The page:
22 May If You Communicate It, They Will Come
In the 1989 movie fantasy, Field of Dreams, Iowa farmer Ray Kinsella, played by Kevin Costner, one
day hears a voice in his cornfield that whispers, “If you build it, he will come.” Derided as a lunatic, Ray
nonetheless does build “it”—a baseball diamond—in his cornfield, and ultimately, “he” does come (for
the presumed handful who’ve never seen the movie, I’ll avoid the spoiler and leave it at that).
Through countless consulting engagements, I’ve repeatedly heard that memorable movie thesis twisted
into a metaphor for the assumed market irresistibility of innovative products, services, and initiatives. In
so doing, the Field of Dreams allegory becomes simply a latter day spin on an even older metaphor:
“Build a better mousetrap and the world will beat a path to your door” (which itself is a re-invented
phrasing of a quote widely attributed to an 1855 speech by Ralph Waldo Emerson).
The question is, does it really work this way?
Perhaps in the happily-ever-after, make-believe world of Tinseltown it does, but in the real world of
professional enterprise, the answer—certainly in the case of mousetraps—seems clearly to be “no.”
Scads of innovators have taken a swing at re-engineering the mousetrap. As a matter of fact,
mousetraps are among the most doggedly invented, or more accurately, re-invented, devices around.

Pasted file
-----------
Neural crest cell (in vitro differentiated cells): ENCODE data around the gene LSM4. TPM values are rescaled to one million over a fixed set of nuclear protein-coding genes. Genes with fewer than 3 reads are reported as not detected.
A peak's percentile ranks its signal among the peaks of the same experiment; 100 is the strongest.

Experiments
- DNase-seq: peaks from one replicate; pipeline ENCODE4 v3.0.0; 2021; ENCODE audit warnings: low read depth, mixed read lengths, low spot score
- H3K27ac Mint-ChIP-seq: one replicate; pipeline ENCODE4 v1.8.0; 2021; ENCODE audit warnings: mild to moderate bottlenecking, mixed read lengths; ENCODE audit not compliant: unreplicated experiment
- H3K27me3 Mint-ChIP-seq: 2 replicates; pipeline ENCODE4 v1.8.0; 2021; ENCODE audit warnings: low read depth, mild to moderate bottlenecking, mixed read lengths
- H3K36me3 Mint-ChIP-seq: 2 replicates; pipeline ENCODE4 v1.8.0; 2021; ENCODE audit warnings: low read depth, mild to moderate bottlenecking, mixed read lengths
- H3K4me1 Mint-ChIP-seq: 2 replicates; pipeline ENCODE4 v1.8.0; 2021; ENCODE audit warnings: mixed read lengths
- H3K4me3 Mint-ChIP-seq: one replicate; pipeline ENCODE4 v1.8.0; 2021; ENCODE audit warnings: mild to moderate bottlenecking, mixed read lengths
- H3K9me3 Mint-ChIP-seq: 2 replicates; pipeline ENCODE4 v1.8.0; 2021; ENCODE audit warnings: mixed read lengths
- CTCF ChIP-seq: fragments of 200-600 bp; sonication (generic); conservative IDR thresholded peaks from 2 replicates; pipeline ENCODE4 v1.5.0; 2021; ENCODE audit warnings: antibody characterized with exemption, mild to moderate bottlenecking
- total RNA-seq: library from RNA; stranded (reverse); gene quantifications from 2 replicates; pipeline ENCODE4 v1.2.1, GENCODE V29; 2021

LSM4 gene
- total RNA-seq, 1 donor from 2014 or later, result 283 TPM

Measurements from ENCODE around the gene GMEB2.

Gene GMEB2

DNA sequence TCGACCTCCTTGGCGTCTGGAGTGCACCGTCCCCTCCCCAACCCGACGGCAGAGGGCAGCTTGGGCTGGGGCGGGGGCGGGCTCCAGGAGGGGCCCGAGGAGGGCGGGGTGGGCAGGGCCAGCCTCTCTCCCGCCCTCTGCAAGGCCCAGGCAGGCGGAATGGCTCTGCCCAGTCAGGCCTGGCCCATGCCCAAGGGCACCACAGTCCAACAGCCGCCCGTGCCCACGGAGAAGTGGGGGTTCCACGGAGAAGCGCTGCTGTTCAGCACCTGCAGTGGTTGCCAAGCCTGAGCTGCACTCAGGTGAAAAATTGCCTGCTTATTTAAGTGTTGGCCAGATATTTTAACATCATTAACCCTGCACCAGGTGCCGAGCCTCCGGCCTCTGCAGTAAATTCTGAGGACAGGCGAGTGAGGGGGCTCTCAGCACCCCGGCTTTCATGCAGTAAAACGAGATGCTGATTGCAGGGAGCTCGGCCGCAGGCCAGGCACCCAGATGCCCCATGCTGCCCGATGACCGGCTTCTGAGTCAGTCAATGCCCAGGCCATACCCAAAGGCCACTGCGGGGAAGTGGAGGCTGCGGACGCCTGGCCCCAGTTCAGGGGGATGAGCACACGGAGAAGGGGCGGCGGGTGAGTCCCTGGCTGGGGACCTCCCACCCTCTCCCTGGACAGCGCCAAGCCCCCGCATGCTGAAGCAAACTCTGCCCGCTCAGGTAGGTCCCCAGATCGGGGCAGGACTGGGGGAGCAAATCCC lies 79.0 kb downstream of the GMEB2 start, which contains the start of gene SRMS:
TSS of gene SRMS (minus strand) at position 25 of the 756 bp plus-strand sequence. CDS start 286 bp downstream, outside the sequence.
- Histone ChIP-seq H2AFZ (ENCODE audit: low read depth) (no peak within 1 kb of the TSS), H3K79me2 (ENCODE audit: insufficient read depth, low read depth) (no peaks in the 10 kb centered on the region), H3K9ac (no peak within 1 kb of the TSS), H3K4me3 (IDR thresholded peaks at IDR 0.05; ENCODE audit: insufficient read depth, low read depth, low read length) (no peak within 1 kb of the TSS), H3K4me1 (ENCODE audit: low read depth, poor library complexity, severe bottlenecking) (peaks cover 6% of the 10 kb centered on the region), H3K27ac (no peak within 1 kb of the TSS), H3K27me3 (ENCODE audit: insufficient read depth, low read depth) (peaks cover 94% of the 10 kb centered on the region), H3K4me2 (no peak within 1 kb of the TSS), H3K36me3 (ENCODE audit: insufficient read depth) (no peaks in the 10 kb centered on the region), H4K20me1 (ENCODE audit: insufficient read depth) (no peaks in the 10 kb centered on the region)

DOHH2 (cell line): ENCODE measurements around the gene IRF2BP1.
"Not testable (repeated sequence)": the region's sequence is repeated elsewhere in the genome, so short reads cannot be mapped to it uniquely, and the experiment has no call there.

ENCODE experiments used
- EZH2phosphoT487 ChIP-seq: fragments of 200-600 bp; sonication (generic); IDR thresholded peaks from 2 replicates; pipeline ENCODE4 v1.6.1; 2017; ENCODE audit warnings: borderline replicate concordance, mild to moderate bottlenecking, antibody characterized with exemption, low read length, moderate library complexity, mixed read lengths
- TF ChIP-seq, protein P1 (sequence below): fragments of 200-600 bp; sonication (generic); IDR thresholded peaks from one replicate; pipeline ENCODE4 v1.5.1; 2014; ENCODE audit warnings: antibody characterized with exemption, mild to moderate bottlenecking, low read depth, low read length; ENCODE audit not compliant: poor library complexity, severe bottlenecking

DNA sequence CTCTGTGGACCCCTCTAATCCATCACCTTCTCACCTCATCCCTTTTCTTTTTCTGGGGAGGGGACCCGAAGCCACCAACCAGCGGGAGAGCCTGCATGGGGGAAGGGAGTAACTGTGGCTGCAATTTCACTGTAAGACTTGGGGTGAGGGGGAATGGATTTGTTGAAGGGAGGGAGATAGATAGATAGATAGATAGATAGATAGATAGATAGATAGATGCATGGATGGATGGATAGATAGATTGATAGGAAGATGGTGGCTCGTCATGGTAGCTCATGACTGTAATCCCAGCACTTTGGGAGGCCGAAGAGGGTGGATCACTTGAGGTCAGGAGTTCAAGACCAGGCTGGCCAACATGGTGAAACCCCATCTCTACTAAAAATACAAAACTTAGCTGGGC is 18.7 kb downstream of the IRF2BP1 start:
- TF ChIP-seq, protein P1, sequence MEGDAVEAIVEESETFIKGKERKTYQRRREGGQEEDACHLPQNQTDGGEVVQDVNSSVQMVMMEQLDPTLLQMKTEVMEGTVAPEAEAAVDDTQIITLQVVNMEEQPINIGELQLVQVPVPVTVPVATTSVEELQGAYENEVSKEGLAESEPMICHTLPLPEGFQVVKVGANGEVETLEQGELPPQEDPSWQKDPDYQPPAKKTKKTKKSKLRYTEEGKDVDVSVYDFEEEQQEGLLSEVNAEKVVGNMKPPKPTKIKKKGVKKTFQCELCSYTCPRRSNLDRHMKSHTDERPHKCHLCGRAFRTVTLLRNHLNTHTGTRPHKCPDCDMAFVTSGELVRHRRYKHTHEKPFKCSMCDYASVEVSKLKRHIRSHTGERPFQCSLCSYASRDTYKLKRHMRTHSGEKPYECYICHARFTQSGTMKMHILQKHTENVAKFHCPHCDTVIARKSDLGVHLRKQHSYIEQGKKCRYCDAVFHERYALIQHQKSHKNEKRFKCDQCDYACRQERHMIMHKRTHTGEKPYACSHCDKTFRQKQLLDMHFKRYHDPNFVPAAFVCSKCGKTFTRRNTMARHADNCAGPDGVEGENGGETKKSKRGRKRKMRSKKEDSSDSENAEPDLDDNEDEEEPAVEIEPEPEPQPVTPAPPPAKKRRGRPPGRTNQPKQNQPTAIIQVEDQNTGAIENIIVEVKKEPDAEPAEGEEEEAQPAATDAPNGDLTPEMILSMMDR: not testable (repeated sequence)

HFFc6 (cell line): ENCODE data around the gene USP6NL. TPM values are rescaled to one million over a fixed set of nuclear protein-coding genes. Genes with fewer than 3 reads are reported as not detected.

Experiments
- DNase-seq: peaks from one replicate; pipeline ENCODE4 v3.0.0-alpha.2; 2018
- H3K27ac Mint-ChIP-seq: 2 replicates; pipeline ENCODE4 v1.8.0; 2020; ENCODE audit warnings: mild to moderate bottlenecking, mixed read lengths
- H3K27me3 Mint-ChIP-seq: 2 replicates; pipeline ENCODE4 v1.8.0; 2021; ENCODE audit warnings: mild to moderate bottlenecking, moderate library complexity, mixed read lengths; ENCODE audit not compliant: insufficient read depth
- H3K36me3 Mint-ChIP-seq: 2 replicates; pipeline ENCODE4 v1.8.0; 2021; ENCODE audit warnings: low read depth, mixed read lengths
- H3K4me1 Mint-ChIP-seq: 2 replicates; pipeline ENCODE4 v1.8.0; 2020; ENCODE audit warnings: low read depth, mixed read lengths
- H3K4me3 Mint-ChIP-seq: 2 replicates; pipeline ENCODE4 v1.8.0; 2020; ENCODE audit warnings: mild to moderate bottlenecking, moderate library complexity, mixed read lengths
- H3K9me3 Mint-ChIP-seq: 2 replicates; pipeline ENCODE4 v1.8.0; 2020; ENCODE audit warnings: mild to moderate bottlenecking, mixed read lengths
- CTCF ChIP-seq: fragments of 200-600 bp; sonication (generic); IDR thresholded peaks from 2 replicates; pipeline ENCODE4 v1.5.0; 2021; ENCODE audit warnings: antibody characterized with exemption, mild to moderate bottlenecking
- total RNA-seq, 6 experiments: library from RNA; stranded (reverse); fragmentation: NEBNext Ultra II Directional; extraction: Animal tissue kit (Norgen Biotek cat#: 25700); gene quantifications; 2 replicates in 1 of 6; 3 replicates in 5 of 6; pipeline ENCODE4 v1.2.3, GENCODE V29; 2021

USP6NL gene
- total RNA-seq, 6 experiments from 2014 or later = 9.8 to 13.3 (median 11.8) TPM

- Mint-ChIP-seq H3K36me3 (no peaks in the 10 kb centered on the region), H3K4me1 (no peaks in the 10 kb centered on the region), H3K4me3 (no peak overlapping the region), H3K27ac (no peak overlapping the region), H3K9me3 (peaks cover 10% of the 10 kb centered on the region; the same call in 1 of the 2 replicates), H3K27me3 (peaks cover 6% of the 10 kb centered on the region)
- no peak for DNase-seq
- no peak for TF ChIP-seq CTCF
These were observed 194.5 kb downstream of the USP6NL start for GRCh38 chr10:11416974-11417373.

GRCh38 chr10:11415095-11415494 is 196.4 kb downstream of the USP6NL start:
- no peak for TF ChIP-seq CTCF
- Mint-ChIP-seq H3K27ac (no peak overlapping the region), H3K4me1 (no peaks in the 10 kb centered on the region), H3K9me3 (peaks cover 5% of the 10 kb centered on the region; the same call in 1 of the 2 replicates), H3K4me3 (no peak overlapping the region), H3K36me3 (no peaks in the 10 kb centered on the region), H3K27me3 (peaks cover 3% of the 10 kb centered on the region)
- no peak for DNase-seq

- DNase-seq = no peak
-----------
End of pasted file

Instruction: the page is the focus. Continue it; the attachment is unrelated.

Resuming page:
According to author David Burkus, the United States Patent and Trademark Office has issued more
than four thousand patents for mousetraps—and denied thousands more. Even more bewildering,
hundreds of new mousetrap patent applications are submitted each year. Yet, only twenty or so have
ever made any money.
All of which points to a painful truth: what you do—be it innovating better products, conducting
breakthrough scientific research, providing desirable services, or something else—rarely is enough to
attract the committed customers and funders you need. Equally important, and some might argue even
more so, is the ability and will to insistently, persistently, and cogently sell yourself, your ideas, your
products, your services, your results, and your organization to essential stakeholders. In short, you
have to persuade the world to start path beating. Computing innovator and pioneer, Howard H. Aiken,
put it this way, “If your ideas are any good, you’ll have to ram them down people’s throats.”
That’s easy to say, not so easy to do. It means convincing others that what you have done, or will do,
benefits them in a meaningful way. Or, said differently, you must signal the value in what you do to the
outside world. And that means having some pretty serious communication chops. It means aligning
what you want to say with the motives and aspirations of those who hold sway over your success—be
they prospects, customers, funders, investors, regulators, partners, employees, members, or someone
So no matter your profession—businessperson, scientist, association leader, or mousetrap
engineer—persuading the world to beat a path to your door requires not only innovative products,
services, or initiatives, but also the compelling messages and communications that crisply and clearly
convey the worth and value of what you do.